They don’t have many notetaking tools listed (Google Docs, Evernote, & wikis). More folks were interested in Evernote. Personally, I just haven’t found a good way to integrate Evernote into my life/work, and I’m not interested in paying for the premium features until I have a reason to use it regularly. I like using the journal feature of Outlook for taking work-related notes, and I rarely need to note things for personal stuff beyond adding them to a task.

IL2009: Cloud Computing in Practice: Creating Digital Services & Collections

Speakers: Amy Buckland, Kendra K. Levine, & Laura Harris (icanhaz.com/cloudylibs)

Cloud computing is a slightly complicated concept. Everyone approaches defining it from different perspectives. It’s about data and storage. For the purposes of this session, they mean any service that is on-demand self-service, broad network access, resource pooling, rapid elasticity, and measured service.

Cloud computing frees people to collaborate in many ways. Infrastructure is messy, so let someone else take care of that so you can focus on what you really need to do. USB sticks can do a lot of that, but they’re easy to lose, and data in the cloud will hopefully be migrated to new formats.

The downside of cloud computing is that it is so dependent upon constant connection and uptime. If your cloud computing source or network goes down, you’re SOL until it get fixed. Privacy can also be a legitimate concern, and the data could be vulnerable to hacking or leaks. Nothing lasts forever — for example, today, Geocities is closing.

Libraries are already in the cloud. We often store our ILS data, ILL, citation management, resource guides, institutional repositories, and electronic resource management tools on servers and services that do not live in the library. Should we be concerned about our vendors making money from us on a "recurring, perpetual basis" (Cory Doctorow)? Should we be concerned about losing the "face" of the library in all of these cloud services? Should we be concerned about the reliability of the services we are paying for?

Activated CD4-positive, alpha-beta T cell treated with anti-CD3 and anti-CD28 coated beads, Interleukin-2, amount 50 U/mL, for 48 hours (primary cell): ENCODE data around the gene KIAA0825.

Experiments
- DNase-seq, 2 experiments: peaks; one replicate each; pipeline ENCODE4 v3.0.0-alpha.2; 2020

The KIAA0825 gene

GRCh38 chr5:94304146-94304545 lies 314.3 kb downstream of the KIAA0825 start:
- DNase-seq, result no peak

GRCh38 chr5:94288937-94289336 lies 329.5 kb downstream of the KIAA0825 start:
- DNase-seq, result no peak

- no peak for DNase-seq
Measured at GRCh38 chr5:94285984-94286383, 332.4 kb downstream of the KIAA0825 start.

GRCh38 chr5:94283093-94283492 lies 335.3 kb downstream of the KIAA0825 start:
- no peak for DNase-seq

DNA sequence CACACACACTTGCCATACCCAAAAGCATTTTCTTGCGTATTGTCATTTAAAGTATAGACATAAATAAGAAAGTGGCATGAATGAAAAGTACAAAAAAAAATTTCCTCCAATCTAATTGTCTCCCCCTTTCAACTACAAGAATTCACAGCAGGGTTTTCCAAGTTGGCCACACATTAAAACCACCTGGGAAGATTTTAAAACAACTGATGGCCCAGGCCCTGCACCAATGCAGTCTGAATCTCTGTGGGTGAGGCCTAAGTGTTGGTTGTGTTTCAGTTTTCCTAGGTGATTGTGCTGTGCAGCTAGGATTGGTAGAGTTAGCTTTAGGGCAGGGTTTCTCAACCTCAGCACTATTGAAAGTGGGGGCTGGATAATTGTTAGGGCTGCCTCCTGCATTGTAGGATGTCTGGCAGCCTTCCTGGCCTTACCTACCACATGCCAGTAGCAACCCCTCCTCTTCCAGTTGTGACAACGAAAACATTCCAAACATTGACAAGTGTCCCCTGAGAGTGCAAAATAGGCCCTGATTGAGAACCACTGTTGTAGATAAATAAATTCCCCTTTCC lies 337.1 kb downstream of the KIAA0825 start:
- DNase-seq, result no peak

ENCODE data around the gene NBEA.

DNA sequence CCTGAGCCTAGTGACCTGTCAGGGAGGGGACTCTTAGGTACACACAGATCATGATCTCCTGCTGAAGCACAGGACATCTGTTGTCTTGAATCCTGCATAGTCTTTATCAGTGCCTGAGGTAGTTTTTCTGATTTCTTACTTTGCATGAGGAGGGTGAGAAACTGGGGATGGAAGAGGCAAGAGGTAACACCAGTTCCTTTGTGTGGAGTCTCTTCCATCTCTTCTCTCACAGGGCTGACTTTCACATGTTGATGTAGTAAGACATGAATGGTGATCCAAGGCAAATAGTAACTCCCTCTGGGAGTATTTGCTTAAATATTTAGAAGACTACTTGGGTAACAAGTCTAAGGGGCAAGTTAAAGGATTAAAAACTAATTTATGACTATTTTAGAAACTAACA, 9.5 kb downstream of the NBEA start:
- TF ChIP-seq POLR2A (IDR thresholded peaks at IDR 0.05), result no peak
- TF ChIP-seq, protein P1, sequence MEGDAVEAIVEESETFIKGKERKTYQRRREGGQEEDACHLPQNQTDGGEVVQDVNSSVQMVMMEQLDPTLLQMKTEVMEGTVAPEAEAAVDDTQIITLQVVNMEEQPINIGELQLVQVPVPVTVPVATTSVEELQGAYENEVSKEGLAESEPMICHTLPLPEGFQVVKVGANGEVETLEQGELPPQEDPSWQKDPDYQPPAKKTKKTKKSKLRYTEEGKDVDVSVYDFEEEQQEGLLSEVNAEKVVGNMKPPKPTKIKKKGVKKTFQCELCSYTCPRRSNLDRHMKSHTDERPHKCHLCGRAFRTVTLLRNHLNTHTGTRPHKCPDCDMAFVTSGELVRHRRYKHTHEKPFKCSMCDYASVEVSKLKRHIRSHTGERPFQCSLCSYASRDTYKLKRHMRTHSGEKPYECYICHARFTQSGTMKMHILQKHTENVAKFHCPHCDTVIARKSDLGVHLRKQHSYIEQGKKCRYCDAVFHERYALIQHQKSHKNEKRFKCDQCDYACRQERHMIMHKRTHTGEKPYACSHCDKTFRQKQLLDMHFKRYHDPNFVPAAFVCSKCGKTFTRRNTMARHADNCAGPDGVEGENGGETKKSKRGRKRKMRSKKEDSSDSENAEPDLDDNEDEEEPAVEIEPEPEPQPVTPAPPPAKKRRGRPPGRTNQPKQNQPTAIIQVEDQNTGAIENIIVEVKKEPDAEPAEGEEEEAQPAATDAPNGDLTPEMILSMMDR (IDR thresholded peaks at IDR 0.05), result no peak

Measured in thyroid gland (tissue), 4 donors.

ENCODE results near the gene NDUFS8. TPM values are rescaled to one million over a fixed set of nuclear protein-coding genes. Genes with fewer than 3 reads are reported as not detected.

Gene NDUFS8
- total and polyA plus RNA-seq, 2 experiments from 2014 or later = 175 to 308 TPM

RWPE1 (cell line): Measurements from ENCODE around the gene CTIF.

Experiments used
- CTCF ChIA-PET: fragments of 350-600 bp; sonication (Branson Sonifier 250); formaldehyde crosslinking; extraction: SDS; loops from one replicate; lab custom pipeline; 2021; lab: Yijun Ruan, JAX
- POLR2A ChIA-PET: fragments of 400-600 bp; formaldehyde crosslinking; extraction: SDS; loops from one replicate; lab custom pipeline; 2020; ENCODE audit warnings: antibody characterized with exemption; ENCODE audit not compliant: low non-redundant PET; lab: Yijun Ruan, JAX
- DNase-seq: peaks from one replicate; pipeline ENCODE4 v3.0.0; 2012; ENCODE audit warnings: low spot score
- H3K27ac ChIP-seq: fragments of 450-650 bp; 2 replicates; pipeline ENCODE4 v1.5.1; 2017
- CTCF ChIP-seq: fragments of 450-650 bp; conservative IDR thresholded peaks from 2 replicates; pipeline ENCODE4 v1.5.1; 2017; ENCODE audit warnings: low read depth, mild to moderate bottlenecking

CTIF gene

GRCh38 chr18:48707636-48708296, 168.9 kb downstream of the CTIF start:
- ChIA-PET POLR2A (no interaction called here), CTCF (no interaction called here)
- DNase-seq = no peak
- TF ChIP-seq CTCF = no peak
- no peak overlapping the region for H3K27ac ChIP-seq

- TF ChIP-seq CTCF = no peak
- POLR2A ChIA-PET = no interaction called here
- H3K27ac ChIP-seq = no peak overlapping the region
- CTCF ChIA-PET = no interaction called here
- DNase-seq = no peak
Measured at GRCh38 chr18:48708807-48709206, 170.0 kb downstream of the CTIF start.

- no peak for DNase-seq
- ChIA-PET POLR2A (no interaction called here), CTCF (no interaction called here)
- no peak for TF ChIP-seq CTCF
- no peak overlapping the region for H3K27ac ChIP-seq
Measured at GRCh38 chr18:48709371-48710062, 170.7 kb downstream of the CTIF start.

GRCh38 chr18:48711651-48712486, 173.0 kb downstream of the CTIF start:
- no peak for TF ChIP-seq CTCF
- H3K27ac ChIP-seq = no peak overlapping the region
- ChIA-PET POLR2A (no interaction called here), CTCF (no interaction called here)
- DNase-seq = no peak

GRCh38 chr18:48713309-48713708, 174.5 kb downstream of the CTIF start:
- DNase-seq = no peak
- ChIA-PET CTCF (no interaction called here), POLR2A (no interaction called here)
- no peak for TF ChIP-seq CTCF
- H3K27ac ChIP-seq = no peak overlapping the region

Libraries can use the cloud for data storage (i.e. DuraSpace, Dropbox). They could also replace OS services & programs, allowing patron-access computers to b run using cloud applications.

Presentation slides are available at icanhaz.com/cloudylibs.

Speaker: Jason Clark

His library is using four applications to serve video from the library, and one of them is TerraPod, which is for students to create, upload, and distribute videos. They outsourced the player to Blip.tv. This way, they don’t have to encode files or develop a player.

The way you can do mashups of cloud applications and locally developed applications is through the APIs that defines the rules for talking to the remote server. The cloud becomes the infrastructure that enables webscaling of projects. Request the data, receive it in some sort of structured format, and then parse it out into whatever you want to do with it.

Best practices for cloud computing: use the cloud architecture do the heavy lifting (file conversion, storage, distribution, etc.), archive locally if you must, and outsource conversion. Don’t be afraid. This is the future.

Presentation slides will be available later on his website.